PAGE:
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3 Signs the Semiconductor Industry is Making a Strong Recovery amid the Coronavirus Pandemic

Electronic components set against a world globe backdrop; find out how the coronavirus has impacted the semiconductor industry at Sourcengine.

Although it is still ongoing, signs have emerged suggesting the semiconductor industry is already recovering from the coronavirus's devastating impact. Market intelligence group, Wakefield Research, published a report identifying several indicators of the sector’s increasing strength. The firm’s analysis and a few recent developments signal the electronic components field is in for a robust rebound.  

Here are three indicators that the global semiconductor industry is making a strong recovery from the effects of the coronavirus pandemic.

Coronavirus Related Supply Disruption has been Limited

Because of its incredibly rapid onset, governments across the world issued lockdown orders to halt the coronavirus’s spread. As a result, manufacturing sites and major shipping ports essential to the global semiconductor supply chain had to close temporarily. In the current landscape, production and logistics visibility became opaque, and OEMs delayed scheduled NPIs.

Market analysts predicted supply chain uncertainty would cause the semiconductor market to experience a significant annual contraction.

However, Wakefield Research notes the electronic component supply chain recovered swiftly as lockdown mandates eased. The group reports some large semiconductor companies secured essential business exemptions that allowed them to resume operation.

The Electronic Component Industry Association (ECIA) recently posted the results of an industrywide coronavirus impact survey that supports Wakefield Research’s findings. According to the ECIA’s data, the effect government shutdown orders had on the semiconductor supply chain diminished significantly after the first quarter.

Ultimately, the pandemic will cause the global semiconductor market to contract from 2019. However, research group TrendForce predicts a relevantly mild contraction of 1.3 percent in revenue worldwide.

Demand for PC, Data Center, Medical Device, and Telecom Chips is Robust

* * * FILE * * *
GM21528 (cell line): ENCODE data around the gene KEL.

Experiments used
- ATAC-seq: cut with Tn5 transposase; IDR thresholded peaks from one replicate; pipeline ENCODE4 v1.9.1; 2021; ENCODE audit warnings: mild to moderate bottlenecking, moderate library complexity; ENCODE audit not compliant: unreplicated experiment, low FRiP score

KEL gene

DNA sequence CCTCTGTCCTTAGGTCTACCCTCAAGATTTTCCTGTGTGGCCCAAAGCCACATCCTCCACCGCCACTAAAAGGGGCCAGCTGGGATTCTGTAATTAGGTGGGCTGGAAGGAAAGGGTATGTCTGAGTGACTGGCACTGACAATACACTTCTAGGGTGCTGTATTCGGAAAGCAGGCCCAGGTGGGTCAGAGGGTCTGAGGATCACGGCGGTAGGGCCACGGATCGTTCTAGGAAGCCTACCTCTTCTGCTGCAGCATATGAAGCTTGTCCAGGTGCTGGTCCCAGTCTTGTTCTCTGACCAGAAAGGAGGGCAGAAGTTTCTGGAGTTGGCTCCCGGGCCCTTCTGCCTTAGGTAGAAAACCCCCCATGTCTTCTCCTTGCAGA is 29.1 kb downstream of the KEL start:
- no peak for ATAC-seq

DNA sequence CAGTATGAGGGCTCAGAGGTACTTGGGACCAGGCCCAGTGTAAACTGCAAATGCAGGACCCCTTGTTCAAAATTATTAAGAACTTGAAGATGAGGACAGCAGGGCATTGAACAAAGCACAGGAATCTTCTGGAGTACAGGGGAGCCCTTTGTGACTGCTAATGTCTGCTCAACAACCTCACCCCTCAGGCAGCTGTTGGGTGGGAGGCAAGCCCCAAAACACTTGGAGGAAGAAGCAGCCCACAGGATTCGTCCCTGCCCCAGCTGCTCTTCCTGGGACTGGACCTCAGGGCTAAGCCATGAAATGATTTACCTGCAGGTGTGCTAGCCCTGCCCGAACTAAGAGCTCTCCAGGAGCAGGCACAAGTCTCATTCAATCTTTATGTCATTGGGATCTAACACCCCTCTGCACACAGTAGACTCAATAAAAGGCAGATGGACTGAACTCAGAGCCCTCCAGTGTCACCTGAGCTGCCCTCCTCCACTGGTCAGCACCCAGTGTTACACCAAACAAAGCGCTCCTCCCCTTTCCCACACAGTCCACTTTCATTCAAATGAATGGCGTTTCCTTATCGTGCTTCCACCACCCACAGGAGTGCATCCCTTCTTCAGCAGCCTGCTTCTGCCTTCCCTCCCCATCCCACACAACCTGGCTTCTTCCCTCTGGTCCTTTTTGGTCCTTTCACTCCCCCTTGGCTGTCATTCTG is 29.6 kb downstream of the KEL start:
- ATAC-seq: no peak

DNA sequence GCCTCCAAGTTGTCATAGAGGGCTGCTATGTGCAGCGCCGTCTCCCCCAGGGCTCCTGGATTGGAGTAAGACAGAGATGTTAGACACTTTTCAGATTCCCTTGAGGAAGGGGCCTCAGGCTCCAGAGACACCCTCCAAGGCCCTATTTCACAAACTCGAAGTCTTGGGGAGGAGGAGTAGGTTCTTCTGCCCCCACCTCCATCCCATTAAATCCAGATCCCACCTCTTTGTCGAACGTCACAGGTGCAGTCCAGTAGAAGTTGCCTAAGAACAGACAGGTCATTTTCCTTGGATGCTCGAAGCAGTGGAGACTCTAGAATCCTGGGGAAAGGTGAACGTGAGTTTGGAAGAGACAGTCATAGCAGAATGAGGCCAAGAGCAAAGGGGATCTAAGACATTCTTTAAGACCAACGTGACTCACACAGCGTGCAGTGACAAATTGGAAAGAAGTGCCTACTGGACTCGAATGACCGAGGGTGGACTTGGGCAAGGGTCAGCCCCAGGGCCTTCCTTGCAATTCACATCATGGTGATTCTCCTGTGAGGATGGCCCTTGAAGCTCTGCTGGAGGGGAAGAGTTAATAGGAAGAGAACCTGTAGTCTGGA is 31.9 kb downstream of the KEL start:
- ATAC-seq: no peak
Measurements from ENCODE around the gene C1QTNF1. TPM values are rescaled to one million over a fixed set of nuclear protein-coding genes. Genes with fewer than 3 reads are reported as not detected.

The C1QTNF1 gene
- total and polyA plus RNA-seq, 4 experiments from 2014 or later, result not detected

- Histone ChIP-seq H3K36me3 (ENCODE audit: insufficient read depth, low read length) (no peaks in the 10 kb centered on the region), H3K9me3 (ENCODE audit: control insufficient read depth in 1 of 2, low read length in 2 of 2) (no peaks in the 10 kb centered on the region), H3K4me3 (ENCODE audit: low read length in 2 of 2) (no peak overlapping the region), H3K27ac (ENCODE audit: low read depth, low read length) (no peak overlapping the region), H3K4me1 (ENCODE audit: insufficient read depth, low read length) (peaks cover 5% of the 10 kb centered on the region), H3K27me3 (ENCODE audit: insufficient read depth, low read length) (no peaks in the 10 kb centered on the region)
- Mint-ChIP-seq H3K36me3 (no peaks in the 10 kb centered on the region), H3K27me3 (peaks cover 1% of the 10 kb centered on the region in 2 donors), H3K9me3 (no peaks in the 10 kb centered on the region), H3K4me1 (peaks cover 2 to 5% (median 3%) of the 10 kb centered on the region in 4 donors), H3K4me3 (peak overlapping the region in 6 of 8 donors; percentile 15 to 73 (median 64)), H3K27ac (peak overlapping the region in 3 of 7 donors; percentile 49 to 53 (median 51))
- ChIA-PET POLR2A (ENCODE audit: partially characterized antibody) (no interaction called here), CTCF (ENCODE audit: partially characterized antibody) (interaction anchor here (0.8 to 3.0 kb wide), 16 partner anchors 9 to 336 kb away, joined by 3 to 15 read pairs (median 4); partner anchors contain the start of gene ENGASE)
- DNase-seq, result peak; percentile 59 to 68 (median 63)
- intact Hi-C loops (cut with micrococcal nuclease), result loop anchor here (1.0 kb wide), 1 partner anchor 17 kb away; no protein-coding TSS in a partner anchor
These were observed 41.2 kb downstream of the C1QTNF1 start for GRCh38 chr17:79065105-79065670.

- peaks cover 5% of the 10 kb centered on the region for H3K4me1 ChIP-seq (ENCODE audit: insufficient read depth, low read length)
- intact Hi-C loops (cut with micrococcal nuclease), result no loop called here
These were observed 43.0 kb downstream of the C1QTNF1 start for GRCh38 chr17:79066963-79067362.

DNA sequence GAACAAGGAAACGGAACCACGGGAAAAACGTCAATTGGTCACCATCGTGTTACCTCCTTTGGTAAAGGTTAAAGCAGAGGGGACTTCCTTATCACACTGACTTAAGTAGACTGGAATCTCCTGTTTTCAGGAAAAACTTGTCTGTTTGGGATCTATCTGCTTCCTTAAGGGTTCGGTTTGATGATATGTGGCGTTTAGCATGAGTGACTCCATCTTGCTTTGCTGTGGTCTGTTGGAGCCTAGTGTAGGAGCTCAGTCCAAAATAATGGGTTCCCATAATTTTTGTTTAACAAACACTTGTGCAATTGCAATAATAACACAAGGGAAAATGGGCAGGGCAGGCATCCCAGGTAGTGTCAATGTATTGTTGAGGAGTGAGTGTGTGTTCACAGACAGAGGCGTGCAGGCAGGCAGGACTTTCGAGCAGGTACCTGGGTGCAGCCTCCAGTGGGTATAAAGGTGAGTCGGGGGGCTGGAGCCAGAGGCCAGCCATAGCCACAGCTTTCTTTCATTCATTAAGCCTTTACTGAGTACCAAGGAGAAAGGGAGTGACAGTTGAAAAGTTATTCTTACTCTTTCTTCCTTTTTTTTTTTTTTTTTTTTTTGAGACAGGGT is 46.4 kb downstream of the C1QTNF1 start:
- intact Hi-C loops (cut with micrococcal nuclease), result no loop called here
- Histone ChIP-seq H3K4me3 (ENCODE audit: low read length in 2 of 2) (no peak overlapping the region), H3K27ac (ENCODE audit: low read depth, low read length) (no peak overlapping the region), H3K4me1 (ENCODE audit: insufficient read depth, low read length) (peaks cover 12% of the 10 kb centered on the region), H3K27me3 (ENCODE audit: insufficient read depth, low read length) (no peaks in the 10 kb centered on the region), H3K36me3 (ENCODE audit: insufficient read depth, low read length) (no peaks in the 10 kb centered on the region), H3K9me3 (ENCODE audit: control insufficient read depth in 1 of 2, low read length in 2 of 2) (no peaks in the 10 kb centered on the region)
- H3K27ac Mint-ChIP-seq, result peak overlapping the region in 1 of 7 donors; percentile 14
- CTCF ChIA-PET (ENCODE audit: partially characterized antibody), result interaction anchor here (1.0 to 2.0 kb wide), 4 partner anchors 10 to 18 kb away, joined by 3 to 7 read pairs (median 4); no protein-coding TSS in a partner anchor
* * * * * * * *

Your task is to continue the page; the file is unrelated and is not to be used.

The global health crisis has had a varied effect on the chip sector. As the coronavirus pushed the world to a recession, public spending on consumer goods fell off considerably. Global car sales will fall by an estimated 22 percent in 2020, and worldwide smartphone sales declined 20 percent in the first quarter alone. Consequently, companies that manufacture semiconductors for application in these markets have experienced plummeting sales.

However, the coronavirus has brought about societal changes that spiked demand in other electronic components sectors.

Newly homebound employees and students have purchased new PCs to facilitate distance work and learning en masse. As millions of people leaned on teleconferencing, remote productivity, and streaming video services to adjust to the post-pandemic landscape, online service providers snapped up scores of processors, graphics cards, and memory modules to reinforce their digital infrastructures.

The global health crisis also prompted a massive upswing in demand for medical devices, which required a corresponding surge in the production of healthcare equipment electronic components.

Lastly, coronavirus related spikes in internet usage have highlighted the pressing need to upgrade aging global data networks. Thanks to its high-bandwidth and low latency rates, 5G mobile technology has emerged as a tool that can fix the problem. The push for fifth-generation mobile data network deployment will reportedly drive the 5G electronic components market to predicted $15.03 billion in value by 2025.

Although the long-term sustainability of computer, data center, medical device, and telecom chip demand is unknown, it is presently powering the semiconductor industry’s recovery.

Countries are Investing More in Domestic Semiconductor Production

The pandemic’s disruption of the global semiconductor supply chain, coupled with mounting worldwide trade tensions, sparked a trend of countries ramping up investment in their domestic electronic components industry.

The New York Times reports that nations in Europe and Asia have launched multimillion-dollar subsidy programs to lure semiconductor companies into opening new facilities within their borders. Recently, India announced its own $6.6 billion incentive program, and a $25 billion electronic components sector stimulus bill is making its way through the U.S. Congress.

China is also in the middle of a multibillion-dollar, multiyear domestic semiconductor industry support initiative.

Together, these various public sector initiatives are funneling staggering amounts of money into electronic components research, development, and manufacturing. All that government spending will likely facilitate digital transformation on a global scale.

Because of its timing, the national semiconductor investment trend, along with increased product demand, will push the industry beyond the headwinds generated by the coronavirus pandemic.

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